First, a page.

by Sanford J. Brown M.D.



You can get into medical scool COVER



Why does it seem so hard to get into medical school? Why do so many people seem to want to do it? Who gets accepted, and why? Perhaps more to the point, why are people not admitted? These and related questions are what this book is all about.

Actually only a very small percentage of college students and alumni apply to medical school each year. Currently, about 950,000 people are awarded a bachelor's degree annually, but only 45,000 apply to medical school, of whom 25% have been out of college a year or more. Thus, only about 3% of college graduates apply yearly-not so many people.

The difficulty, of course, is that there are only 16,000 freshman-class places available each year. When the application season ends and medical school begins only half of the applicants that year have been admitted.

What does it take to get in? Medical schools favor applicants with high grade-point averages from college, high scores on the Medical College Admission Test, As and Bs in the few required premedical sciences, some knowledge of current health-care delivery, good recommendations from former professors, coherent reasons for wanting to become a physician, and the ability to carry on an intelligent conversation for at least 15 minutes. Successful applicants need not have attended prestigious colleges or graduate schools, or even necessarily earned the bachelor's degree! They need not have any money, friends or relatives in medicine, or definite career plans beyond medical school. The common denominator of accepted applicants seems to be high achievement, expressed in any way the applicant chooses. These days medical schools routinely enroll people in their thirties from other professions, such as dentists, lawyers, nurses, ministers and athletes. Besides being high achievers these successful applicants have shown high ability in science education and are predictably successful as medical students. What medical schools do not want are students who they feel might fail out.

Why do people want to become physicians? I have asked this question of more than a thousand medical school applicants over the past 13 years.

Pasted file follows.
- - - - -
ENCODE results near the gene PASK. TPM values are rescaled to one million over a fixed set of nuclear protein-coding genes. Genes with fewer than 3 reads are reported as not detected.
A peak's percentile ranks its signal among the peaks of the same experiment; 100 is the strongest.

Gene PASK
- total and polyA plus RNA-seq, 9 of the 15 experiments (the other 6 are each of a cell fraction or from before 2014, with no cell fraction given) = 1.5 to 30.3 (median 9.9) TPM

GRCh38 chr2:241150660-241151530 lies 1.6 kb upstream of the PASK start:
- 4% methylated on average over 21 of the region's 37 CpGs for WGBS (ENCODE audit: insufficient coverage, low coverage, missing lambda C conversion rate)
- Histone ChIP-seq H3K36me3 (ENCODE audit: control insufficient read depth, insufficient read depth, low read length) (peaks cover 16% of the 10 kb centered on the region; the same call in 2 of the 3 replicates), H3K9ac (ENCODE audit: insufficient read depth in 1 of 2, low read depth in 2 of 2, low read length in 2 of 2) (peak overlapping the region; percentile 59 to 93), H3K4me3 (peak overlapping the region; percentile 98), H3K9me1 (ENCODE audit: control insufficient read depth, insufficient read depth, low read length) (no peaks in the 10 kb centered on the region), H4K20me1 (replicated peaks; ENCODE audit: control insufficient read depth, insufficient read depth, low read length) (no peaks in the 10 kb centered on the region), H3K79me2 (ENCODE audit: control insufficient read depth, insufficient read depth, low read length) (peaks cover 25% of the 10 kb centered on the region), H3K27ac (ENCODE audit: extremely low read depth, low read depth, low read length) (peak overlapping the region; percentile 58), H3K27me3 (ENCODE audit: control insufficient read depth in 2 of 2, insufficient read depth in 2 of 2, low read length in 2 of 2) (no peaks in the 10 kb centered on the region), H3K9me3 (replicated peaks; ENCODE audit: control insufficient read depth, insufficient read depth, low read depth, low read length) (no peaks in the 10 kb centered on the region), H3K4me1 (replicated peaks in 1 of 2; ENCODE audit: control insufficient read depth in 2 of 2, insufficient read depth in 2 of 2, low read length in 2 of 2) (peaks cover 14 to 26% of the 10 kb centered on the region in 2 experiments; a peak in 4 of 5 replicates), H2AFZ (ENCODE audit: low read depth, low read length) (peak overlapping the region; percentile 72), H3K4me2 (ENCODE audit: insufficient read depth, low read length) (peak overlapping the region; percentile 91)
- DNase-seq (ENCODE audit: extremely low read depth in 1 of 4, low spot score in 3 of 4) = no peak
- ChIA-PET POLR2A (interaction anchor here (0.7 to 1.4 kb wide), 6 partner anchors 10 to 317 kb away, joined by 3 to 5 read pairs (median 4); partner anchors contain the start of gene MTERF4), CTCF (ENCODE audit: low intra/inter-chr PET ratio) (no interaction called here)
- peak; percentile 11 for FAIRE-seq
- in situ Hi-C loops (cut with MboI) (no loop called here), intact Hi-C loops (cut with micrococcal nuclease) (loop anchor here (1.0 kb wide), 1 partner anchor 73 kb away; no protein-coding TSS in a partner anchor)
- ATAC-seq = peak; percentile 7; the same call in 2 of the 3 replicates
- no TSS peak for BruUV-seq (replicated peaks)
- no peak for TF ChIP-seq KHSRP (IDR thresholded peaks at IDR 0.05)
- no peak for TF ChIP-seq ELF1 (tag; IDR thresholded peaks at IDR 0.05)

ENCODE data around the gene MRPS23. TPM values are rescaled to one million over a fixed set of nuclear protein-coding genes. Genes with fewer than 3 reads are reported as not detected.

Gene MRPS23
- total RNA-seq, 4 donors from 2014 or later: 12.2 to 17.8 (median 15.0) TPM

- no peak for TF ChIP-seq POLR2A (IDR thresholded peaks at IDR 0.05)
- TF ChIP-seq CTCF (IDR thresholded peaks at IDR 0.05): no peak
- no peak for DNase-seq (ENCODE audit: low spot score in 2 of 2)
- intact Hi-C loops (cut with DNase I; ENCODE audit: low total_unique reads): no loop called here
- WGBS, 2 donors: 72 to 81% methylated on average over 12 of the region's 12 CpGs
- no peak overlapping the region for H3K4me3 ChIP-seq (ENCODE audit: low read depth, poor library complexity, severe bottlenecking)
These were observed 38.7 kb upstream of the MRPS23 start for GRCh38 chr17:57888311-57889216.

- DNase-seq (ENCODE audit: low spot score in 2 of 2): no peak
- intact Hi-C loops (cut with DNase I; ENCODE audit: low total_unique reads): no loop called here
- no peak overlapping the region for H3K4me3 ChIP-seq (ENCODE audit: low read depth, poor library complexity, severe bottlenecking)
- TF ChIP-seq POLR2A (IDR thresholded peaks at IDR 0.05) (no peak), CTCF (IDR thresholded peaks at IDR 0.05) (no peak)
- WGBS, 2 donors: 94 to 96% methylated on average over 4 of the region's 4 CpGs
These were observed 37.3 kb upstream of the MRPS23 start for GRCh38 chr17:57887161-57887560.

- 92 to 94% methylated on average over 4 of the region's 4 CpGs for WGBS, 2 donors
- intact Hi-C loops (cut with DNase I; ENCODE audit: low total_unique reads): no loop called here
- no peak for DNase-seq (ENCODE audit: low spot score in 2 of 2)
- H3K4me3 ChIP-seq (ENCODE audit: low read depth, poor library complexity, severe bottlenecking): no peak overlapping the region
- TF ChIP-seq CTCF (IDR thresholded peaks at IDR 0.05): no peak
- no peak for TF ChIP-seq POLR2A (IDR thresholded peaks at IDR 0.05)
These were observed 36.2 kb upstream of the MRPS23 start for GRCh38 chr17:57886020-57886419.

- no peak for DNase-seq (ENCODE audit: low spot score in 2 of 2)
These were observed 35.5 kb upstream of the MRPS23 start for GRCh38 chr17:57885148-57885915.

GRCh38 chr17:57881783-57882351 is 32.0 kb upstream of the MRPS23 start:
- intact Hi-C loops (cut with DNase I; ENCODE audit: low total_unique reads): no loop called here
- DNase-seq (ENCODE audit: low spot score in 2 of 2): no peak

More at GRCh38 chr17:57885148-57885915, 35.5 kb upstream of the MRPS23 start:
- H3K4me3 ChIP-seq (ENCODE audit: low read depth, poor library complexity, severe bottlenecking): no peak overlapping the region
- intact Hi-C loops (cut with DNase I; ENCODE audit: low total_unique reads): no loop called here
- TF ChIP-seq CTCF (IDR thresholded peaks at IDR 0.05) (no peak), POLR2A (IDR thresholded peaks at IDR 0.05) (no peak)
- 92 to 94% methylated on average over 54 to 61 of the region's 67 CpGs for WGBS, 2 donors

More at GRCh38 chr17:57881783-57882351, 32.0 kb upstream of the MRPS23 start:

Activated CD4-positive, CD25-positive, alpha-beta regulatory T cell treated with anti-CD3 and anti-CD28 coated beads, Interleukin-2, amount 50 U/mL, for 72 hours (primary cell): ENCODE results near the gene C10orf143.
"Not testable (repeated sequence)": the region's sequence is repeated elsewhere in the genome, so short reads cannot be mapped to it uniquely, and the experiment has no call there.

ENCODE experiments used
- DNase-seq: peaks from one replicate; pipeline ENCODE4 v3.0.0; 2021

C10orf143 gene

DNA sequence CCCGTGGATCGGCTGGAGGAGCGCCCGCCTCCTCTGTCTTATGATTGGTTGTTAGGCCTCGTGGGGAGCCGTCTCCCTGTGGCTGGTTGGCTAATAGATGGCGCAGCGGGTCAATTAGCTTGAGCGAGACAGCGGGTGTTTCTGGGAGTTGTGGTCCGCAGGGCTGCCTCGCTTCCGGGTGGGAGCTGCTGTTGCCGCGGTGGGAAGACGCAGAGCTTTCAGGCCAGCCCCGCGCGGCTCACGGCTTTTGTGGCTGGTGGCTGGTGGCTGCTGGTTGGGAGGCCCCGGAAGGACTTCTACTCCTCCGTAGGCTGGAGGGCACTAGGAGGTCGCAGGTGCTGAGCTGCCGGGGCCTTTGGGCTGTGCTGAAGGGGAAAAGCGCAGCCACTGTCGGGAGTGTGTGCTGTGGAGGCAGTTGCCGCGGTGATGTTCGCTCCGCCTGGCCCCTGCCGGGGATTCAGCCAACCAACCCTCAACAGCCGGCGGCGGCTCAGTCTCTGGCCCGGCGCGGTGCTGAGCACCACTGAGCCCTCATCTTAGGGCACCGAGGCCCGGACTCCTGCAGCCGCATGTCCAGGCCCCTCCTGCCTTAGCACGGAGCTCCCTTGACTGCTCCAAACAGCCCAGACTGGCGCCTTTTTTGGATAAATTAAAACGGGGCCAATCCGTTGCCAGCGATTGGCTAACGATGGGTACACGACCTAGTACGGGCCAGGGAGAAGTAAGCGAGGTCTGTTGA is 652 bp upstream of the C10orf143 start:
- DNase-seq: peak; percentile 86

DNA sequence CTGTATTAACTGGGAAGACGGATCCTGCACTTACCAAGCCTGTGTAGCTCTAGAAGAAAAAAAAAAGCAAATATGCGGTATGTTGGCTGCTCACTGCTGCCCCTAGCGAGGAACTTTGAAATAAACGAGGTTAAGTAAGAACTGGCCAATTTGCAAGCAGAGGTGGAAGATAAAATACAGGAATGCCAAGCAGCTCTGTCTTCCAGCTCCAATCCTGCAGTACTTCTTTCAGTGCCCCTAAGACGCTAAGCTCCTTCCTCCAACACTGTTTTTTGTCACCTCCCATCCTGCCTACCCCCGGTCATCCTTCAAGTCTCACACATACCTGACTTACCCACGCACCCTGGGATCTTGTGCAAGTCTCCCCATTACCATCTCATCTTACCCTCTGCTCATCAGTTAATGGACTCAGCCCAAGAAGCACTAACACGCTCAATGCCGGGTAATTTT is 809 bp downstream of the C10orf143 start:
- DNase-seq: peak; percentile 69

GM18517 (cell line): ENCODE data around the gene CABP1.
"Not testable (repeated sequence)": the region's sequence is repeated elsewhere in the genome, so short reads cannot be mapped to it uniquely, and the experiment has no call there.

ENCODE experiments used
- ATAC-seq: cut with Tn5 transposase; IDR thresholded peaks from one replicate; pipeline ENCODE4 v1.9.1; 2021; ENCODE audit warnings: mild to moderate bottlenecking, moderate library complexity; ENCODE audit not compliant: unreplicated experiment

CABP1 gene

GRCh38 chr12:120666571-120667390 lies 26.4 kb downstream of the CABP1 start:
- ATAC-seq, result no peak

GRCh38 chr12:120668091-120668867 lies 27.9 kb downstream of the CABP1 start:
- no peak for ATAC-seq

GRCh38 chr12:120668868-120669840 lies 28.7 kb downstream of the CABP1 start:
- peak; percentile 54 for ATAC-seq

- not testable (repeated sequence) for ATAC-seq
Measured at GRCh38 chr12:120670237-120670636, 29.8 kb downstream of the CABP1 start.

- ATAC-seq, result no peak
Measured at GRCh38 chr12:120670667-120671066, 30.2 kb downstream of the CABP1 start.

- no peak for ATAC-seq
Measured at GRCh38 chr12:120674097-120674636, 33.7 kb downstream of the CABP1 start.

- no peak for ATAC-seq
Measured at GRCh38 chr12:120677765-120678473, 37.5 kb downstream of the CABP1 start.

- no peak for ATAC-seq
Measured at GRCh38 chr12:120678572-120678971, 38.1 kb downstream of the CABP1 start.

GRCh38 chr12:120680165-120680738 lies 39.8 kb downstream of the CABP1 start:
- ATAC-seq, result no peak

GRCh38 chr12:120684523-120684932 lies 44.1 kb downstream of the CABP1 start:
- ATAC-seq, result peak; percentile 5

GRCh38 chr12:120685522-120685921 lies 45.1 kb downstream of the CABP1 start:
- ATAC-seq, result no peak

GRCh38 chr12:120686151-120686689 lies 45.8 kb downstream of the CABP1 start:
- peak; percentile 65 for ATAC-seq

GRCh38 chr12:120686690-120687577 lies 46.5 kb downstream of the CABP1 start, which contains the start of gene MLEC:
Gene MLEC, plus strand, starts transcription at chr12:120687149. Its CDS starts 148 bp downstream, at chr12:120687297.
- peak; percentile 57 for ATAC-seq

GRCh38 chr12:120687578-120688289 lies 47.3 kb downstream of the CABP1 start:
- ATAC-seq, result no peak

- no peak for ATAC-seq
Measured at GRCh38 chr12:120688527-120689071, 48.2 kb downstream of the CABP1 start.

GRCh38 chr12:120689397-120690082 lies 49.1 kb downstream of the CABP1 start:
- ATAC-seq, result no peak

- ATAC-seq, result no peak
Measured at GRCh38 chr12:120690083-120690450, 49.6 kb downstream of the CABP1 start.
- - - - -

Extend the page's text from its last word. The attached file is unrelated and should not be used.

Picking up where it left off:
The answer seems to be quite simple: it's a great job. United States physicians in 1985 enjoy autonomy and control in their workplace, relatively high income, absolute job security, community prestige and societal respect. They have continuous opportunities to learn, multiple opportunities for career shifts without "starting over," and can choose employment situations more freely than others. Most important, they work directly with and for people. Not because of any one of these but because of their special combination do intelligent, ambitious and compassionate people choose medicine as a career. I'm glad they do, for we need them.

For many the path to medical school is smooth. For others it is frustratingly slow and filled with obstacles; these are the aspiring physicians who write to Dr. Sandy Brown, some out of desperation. For the most part they have had little encouragement or specific, helpful advice about how to reach their goal. Their questions come in varying degrees of sophistication and from different perspectives; no two are exactly alike, just as no two applicants are exactly alike.

Dr. Brown, the Ann Landers of the premedical world, goes public in this book with his correspondents' deepest fears, greatest wishes, sincerest expressions. Many different aspects of premedical preparation are discussed (and questions answered)-there is something in this book for nearly every medical school applicant, successful or unsuccessful. Dr. Brown does a great service to premedical students and premedical advisors all over the country, for his advice and answers are compassionate, helpful, instructive and truly tell it like it is. We are fortunate that he has, once again, directed his attention to the premedical/medical interface, and entered our world.

Thomas L. Pearce, Ph.D.
Associate Professor and Assistant Dean Premedical and Health Professions Advisor College of Arts and Sciences University of Virginia Charlottesville, VA



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